It doesn’t take much to become addicted to alcohol or drugs. Of course, nobody ever intends to become addicted to mind-altering substances. In most cases, people underestimate how easy it is to become physiologically dependent on these dangerous intoxicants. They allow their curiosities to drive bad decisions, and before they realize it’s happened they’ve become addicted, at which point you can’t simply stop using the drug. To make matters worse, it’s quite common for budding substance abusers to have enablers in their lives; these are individuals who unknowingly support the substance abuser’s alcohol or drug problem. For this reason, it’s important for people to know when they’re enabling an addict and how harmful that can be.
Oftentimes, we focus on the experience of addiction from the addict’s perspective. After all, it’s the addict that experiences the most direct effects of his or her substance abuse. This includes the physical, health, psychological and the behavioral aspects, and the change in the individual’s lifestyle that results from being a habitual substance abuser. However, there’s a reason why addiction is often referred to as the “family disease”: it affects not just the addict, but virtually everyone in his or her life. In short, addiction is a disease that, once developed, ripples through many lives in addition to the life of the addict.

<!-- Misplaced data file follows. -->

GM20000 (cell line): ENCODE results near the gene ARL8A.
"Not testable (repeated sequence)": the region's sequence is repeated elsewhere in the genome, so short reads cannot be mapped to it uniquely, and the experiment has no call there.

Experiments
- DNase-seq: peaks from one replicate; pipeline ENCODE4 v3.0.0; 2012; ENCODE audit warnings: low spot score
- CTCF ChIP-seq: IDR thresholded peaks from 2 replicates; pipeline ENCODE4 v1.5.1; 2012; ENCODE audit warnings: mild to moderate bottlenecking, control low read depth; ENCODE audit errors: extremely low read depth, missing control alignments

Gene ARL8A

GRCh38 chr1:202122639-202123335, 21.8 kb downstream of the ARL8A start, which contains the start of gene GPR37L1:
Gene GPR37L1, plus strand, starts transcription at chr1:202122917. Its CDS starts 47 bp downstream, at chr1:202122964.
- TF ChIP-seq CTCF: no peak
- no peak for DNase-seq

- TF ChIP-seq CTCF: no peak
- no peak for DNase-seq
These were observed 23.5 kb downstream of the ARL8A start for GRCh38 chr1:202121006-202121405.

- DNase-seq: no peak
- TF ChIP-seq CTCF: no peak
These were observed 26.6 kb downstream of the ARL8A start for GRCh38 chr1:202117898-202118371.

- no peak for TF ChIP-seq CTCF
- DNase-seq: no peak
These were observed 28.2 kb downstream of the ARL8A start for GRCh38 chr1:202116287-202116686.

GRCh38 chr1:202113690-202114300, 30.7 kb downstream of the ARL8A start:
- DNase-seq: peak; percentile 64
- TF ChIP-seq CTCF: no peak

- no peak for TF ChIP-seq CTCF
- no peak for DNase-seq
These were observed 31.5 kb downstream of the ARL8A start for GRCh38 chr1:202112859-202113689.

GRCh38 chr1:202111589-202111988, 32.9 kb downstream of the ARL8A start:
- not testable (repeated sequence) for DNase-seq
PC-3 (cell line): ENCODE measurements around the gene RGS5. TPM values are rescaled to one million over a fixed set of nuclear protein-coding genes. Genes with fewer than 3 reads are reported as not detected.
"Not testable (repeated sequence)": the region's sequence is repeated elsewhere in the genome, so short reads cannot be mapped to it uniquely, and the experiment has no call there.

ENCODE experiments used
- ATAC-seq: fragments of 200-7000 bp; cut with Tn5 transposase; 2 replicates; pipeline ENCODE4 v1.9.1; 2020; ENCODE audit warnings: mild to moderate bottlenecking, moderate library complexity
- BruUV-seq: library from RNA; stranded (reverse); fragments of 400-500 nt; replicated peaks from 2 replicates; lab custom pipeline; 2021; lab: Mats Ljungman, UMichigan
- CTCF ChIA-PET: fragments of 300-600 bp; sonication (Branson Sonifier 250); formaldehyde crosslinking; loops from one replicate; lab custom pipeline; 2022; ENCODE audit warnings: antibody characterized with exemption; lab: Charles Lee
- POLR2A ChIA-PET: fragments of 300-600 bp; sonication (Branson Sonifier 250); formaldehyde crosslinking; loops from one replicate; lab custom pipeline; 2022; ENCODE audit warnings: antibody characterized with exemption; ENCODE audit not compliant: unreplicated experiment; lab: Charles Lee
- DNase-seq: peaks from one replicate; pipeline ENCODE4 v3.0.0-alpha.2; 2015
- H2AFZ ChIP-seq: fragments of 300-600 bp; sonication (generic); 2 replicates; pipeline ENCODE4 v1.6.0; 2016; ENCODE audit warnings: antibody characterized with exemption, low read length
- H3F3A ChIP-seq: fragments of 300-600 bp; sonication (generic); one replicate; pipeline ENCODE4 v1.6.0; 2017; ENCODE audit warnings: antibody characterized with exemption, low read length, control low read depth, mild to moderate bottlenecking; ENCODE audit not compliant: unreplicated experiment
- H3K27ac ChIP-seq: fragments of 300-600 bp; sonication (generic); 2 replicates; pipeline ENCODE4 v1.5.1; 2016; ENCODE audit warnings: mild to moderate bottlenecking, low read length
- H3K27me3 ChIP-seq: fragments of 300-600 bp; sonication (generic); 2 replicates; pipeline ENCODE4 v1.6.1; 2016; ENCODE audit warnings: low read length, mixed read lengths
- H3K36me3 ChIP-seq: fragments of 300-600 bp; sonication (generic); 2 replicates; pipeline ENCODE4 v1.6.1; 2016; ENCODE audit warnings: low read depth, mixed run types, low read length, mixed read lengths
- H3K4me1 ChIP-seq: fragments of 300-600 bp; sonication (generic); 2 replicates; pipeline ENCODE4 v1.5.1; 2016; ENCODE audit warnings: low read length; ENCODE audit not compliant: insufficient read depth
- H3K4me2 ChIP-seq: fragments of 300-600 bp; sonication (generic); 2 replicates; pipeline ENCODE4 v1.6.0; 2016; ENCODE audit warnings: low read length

It can be difficult to understand the disease of addiction when you have little personal experience with substance abuse problems. But if you’re someone who has a loved one suffering from addiction, you know firsthand the deterioration that occurs from this disease. In this situation, it can be frustrating wanting to help the addict while feeling like there’s nothing that can be done. The most important thing is to make sure that you’re not enabling an addict, and that’s what we’re going to be discussing below.
What Exactly Does It Mean to Enable?
Most likely you’ve at least heard of enabling even if you’re not familiar with the concept. By definition, enabling is what occurs when you’re helping an addict in a way that, either knowingly or unknowingly, sustains his or her addiction. Many addicts have enablers in their lives and oftentimes the enablers don’t realize that they are enabling or causing the addict any harm. Enabling almost always comes from a place of good intentions and concern, but it’s often in protecting the addict that the most harm is caused. This might sound a little bit vague, so the following are some of the key ways that addicts’ substance abuse behavior can be enabled.
Protecting the Addict From Consequences
It goes without saying that addicts experience a lot of consequences. Initially, the consequences are mostly limited to their own lives; for instance, their work or school performance and attendance begins to suffer, they begin to have financial problems, and so on. However, as the substance abuse problem becomes increasingly severe, addicts begin to experience more serious problems and profound hardships. This might mean losing their jobs and income, becoming homeless, contracting illnesses, and getting into legal trouble to name but a few.